In recent years, many researchers have used the contingent valuation method to estimate the monetary value of biological resources, such as ecosystems or species. In a study on the forests of Iran, Amirnejad et al. (2006) found that people would pay on average U$ 30.12 per year to support management proposals. Several other authors have also sought to assign economic value to biological species (White et al. 2001; Montgomery & Helvoigt 2006). In a study located in North Yorkshire, Canada, White et al. (2001) quantified the public's WTP for an action plan involving the conservation of the red squirrel (Sciurus vulgaris L.), the brown hare (Lepus europaeus Pallas), the otter (Lutra lutra L.) and the dormouse (Arvicola terrestris L.). In a study to determine the monetary value of cedar forests (Cedrus lebanon A. Rich.), Sattout et al. (2007) reported an average WTP of U$ 42.43. Some authors have also used the method to value environmental assets in Brazil. For example, Mattos et al. (2007) assessed the Permanent Preservation Area in the Ribeirão São Bartolomeu watershed and reported an average WTP of R$ 27.98 per month among respondents. Fonseca and Drummond (2003) reported that a sample of local residents would be willing to pay approximately R$ 12.53 per month for the conservation of Laguna de Itaipu, in Niterói, RJ. The relatively low values of WTP found in this study (when compared to the above research) may be due to the low purchasing power of most of the interviewees (Table 1). However, the number of people willing to pay for a conservation proposal was high when compared to other studies (Hildebrandt et al. 2002; Fonseca & Drummond 2003; Kniivila 2006; Mattos et al. 2007). Few authors have obtained results for WTP close to 80% in their research (Braga & Abdallah 2003; Amirnejad et al. 2006).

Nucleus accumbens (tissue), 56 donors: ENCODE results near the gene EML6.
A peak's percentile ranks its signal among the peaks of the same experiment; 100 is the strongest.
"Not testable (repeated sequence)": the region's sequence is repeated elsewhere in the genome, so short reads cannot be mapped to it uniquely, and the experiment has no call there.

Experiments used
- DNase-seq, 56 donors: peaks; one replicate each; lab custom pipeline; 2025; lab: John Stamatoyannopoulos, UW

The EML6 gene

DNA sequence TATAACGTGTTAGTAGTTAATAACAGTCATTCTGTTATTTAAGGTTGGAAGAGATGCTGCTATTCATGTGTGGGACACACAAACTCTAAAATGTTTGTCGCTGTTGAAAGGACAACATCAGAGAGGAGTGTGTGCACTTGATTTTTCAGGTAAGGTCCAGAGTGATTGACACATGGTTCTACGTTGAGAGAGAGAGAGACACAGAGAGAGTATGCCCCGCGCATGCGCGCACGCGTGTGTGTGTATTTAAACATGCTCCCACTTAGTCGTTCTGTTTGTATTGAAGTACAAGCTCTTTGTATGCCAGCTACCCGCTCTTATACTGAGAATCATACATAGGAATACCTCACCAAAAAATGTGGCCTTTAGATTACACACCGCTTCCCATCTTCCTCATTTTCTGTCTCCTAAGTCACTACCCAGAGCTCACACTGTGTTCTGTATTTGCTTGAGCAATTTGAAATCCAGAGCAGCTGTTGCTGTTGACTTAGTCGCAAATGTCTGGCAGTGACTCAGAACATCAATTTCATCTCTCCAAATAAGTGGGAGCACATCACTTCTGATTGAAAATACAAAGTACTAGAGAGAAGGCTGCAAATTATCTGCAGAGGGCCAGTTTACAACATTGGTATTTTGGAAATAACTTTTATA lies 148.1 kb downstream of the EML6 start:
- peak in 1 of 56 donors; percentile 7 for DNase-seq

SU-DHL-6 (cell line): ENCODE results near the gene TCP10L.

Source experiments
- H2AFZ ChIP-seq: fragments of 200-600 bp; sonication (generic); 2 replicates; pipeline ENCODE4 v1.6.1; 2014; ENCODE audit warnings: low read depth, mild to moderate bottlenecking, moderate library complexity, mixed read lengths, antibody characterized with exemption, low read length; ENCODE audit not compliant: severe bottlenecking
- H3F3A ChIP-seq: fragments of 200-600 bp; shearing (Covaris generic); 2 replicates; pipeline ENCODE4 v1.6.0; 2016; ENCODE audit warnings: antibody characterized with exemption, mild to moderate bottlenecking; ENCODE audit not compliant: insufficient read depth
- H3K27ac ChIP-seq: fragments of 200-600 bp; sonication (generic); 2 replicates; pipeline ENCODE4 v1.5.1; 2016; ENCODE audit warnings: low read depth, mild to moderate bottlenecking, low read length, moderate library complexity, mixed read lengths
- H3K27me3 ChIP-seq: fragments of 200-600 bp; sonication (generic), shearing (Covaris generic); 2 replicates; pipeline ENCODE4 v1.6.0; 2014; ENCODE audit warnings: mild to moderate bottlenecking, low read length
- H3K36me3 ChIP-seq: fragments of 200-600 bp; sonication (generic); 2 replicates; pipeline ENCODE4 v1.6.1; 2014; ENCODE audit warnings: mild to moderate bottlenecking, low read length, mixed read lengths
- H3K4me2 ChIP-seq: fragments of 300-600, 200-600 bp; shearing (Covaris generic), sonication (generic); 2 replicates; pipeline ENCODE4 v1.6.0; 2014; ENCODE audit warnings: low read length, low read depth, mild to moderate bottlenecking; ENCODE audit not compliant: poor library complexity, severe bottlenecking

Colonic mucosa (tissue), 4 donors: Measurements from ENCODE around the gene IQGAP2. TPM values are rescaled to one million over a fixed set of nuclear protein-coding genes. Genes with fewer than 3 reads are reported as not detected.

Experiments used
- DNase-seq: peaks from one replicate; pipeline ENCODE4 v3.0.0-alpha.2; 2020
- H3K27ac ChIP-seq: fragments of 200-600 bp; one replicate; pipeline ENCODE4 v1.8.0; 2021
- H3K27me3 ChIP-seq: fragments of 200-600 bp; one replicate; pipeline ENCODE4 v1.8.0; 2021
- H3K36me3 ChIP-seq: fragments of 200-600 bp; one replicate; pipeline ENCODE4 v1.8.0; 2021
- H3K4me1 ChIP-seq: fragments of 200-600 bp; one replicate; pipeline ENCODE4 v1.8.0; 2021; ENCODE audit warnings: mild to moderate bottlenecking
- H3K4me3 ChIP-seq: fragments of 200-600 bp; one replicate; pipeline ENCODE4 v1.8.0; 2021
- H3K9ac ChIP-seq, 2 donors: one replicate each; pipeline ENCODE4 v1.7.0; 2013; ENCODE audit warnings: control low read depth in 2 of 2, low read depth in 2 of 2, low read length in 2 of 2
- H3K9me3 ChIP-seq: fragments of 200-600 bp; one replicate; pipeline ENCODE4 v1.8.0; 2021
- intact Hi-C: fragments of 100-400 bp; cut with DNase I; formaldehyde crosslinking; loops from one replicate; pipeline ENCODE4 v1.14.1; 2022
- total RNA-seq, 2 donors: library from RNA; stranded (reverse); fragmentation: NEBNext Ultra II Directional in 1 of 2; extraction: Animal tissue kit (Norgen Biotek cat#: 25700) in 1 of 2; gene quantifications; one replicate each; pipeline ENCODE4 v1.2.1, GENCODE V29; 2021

Several different payment forms were chosen by the informants: 188 people preferred to pay through their bank account, 148 suggested that the amount be added to their light or water bills, 136 preferred that a collector retrieve the payment from their residence, one informant wished to pay by credit card, another preferred to pay the conservation organization directly and 16 were unable to answer. Some authors have used pre-determined vehicles to create the hypothetical market for resource conservation and restoration projects, such as an increase in the rates for water use (Mattos et al. 2007; Adams et al. 2008). Choosing a pre-determined payment vehicle can influence the public's WTP, as some individuals may not accept the additional fee on a given monthly expense. Researchers must understand and adapt to localized conditions such as this during a pilot initiative.
No significant differences were found between the mean WTP of sexes and socioeconomic categories of informants (Table 1), except between the mean WTP of single (also including separated or divorced) and married people (H = 8.66, p <0.05) and between the age groups of 18 to 25 years and more than 55 years (H = 4.60, p <0.05) (Table 1). These results showed that married and older people were less inclined to commit a portion of their income to the conservation of the species in question.
It was expected that people with higher incomes and levels of education would have a higher WTP relative to interviewees with lower levels of these variables. However, in contrast to these expectations, interviewees with higher income and education presented no statistical difference in their WTP for this proposal compared to people with lower incomes or levels of education. A majority (70.5%) of interviewees with higher levels of education (complete or incomplete) affirmed that the role of government is weak or very weak with respect to environmental conservation in Brazil. Mattos et al. (2007) reported similar results and argued that this response is a form of protest and therefore bias. However, differing results have been found in some studies (Mattos et al. 2007). Mattos et al. (2007) reported that as income rises, WTP is likely to increase as well, indicating that people with a higher income demand improvements in environmental quality. In contrast, both Mattos et al. (2007) and Silva and Lima (2004) found no significant relationships between education and WTP.